What about the workers? It's just coincidence.

Ask business leaders what bunch has had the most influence on this government and there would be a chorus of “the unions”.

Just look at the rash of pro-union laws, from the Employment Relations Act to the renationalisation of accident compensation, with more to come.

Yet only a little over 20% of the workforce is unionised. Three times that number tell pollsters they approve Helen Clark’s administration so they must feel she is responding to their needs as well as those of unions.

And even in the union movement port workers, secondary teachers and nurses have felt the blunt edge of Clark’s fiscal tight-fistedness and ministers’ private scorn.

So what’s this about unions having a lot of influence on the government?

Well, it’s true. But not the 1940s sense of the Peter Fraser-Fintan Patrick Walsh plenipotentiary duumvirate.

Today’s union influence is a lot less direct and less compelling. Society and politics have changed.

The rump Alliance still sees itself as union-based and leader Laila Harre takes a strong workers v bosses approach. For example, she wanted employers, not the general taxpayer, to pay for parental leave.

Labour did grow out of the union movement and early on was not much more than industrial labour’s political arm. But it has long since widened its sources of support and policy inspiration and sees workplace issues as a subset of social issues. Parental leave is an example — the taxpayer pays, not the employer.

Nevertheless, old habits die hard on both sides. Not even Sir Roger Douglas could shake all the unions free of Labour, though some did go. The more farsighted, pre-eminent among them the Engineers Union, chose instead to change the party and build influence.

Only that way, the engineers reckoned, could the Employment Contracts Act be overturned. Splitting the left, as the Alliance did, taking with it the old-left unions of the breakaway Trade Union Federation, played into the hands of the right, they reasoned.

Only when the Alliance struck a deal with Labour to run in the 1999 election as a coalition government-in-waiting did the engineers relent.

For that election that union divided $100,000 cash assistance 80:20 between Labour and the Alliance and urged other unions to do likewise. Arguably more important, however, they threw their extensive nationwide network of organisers into Labour’s election campaign.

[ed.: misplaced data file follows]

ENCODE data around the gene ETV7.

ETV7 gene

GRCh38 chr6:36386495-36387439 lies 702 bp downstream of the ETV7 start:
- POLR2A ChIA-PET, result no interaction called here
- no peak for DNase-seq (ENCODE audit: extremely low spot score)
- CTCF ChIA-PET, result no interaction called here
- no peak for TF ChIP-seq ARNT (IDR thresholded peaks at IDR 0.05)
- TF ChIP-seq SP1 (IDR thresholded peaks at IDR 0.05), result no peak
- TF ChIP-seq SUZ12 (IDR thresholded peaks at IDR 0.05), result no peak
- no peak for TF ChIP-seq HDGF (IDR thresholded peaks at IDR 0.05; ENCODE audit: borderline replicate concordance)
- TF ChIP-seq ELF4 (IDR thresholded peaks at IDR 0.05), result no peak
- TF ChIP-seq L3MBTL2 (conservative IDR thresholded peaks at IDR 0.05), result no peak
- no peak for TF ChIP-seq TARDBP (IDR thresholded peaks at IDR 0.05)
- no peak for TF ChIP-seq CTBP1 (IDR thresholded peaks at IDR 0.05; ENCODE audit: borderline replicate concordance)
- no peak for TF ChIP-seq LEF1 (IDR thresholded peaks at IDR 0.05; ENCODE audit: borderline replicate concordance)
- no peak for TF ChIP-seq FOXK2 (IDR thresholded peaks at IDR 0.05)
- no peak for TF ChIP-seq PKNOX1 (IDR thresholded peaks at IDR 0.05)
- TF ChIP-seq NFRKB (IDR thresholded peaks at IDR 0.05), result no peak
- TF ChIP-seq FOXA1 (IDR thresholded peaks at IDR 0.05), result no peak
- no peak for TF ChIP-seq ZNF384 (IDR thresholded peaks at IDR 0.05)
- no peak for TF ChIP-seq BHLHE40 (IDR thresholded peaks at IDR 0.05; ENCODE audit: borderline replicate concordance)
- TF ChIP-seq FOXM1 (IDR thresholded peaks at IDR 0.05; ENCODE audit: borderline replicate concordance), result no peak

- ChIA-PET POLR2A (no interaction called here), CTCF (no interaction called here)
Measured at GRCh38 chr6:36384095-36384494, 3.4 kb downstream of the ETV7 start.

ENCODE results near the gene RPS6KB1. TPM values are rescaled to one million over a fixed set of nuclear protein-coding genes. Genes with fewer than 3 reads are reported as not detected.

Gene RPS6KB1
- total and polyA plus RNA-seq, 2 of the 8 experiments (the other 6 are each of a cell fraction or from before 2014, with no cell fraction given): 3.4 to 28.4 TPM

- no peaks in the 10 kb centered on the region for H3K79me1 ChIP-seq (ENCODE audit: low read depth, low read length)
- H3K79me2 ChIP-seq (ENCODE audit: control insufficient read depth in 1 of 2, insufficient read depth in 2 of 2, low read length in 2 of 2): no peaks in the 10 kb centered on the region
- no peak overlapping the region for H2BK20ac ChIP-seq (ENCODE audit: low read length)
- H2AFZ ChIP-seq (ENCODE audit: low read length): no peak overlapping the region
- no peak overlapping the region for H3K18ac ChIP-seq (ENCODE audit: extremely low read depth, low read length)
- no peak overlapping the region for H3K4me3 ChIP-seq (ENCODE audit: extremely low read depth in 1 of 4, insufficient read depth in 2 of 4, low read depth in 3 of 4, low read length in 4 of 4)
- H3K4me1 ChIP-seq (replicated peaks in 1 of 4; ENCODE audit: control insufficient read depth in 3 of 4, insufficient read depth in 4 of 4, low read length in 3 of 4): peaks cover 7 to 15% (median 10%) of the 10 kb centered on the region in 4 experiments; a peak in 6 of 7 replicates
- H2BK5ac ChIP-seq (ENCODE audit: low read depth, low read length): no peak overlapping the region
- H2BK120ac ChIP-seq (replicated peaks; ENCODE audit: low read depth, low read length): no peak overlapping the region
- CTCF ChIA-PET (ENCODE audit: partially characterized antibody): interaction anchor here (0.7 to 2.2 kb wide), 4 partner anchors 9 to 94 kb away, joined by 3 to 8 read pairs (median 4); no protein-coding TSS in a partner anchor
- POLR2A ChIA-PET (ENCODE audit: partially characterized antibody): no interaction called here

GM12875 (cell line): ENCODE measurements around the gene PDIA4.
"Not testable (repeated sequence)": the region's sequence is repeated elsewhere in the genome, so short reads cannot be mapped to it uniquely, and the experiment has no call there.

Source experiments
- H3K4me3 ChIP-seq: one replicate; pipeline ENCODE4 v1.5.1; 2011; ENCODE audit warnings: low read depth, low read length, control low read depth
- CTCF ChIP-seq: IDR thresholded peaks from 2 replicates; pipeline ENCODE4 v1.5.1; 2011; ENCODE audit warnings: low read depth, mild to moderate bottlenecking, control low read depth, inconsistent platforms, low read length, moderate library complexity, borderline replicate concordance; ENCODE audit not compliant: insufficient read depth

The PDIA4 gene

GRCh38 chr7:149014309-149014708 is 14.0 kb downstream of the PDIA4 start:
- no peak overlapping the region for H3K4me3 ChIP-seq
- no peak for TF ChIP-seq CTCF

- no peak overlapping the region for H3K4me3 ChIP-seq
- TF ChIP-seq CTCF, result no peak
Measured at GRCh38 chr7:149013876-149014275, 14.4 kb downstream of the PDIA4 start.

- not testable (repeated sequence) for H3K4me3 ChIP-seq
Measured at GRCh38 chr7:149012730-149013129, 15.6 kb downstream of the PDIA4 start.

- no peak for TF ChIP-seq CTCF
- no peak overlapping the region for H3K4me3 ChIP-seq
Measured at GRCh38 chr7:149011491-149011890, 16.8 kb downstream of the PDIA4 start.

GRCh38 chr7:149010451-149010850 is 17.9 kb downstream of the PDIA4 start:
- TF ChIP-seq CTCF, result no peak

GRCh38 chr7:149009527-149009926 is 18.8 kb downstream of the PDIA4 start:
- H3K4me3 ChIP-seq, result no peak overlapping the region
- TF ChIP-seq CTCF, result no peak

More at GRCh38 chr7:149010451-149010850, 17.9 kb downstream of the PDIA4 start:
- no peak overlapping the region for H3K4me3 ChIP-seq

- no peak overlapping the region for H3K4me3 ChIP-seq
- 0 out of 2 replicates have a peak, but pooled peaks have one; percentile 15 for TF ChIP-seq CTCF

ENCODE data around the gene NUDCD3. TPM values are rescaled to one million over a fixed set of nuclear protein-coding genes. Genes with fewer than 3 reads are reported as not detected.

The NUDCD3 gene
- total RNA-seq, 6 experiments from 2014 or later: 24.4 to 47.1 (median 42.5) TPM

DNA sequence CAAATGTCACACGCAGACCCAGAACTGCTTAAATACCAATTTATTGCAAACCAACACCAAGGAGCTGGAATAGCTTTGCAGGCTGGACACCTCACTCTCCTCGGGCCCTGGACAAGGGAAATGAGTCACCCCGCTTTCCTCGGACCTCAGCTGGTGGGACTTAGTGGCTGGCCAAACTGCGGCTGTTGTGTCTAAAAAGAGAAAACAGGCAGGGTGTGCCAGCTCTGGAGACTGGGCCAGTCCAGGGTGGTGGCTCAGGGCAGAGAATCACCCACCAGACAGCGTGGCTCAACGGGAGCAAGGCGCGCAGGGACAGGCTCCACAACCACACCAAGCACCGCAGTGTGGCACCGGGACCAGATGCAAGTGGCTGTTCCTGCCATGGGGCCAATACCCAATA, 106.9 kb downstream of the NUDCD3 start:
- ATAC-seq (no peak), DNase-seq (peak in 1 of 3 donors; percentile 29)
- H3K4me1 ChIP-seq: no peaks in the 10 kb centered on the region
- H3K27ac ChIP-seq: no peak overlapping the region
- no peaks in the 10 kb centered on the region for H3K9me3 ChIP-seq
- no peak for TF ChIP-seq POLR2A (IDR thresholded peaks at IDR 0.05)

What did that buy? No MPs. Lynne Pillay, their only real chance, ended up one place below the cut on Labour’s list. Pillay should make it this time, at No 39 — but that’s one place below Dave Hereora, the Service Workers Union’s likely fourth MP.

In fact, union money plays very much junior fiddle to corporate money in Labour’s war chest and is matched by members’ pledges.

But campaign contributions do not produce parliamentary poodles in this country, as they do in the United States. What counts is policy leaning. If a party likes what you like, or can be persuaded by national interest arguments, you get what you are after.

Most Labour, Alliance, Progressive Coalition and Green members like all, most or much of what unions like; most union activists like some mix of policies those four will offer — a young echelon, for example, has a Green leaning, some lean to the Alliance. So all four will get varying degrees of support, though with clear acknowledgement that Labour is the lead party.

What does “support” mean? Some money, some organising and logistic support, but mostly endorsement and exhortation to memberships to vote for the endorsed parties — though this will vary with unions and the engineers are particularly peeved that Harre is standing against Pillay in the Waitakere seat and in April urged other unions to boycott the Alliance.

Can we expect more goodies for the unions in a second term?

Unions do have a shopping list for the workplace, at the top of which is refinement of the Employment Relations Act in the promised three-year review in 2003 and a law protecting workers when a business is sold or contracted out.

But the CTU, which was yet to formalise its election strategy when this went to press, places economic growth well ahead of anything on its shopping list. “Improvements in workers’ standard of living depends on that more than anything else,” CTU president Ross Wilson says.

The CTU also places a high store on the “social wage”: health care and education.

All of which happens to be broadly in line with Labour’s thinking. Influence? Or coincidence? Take your pick.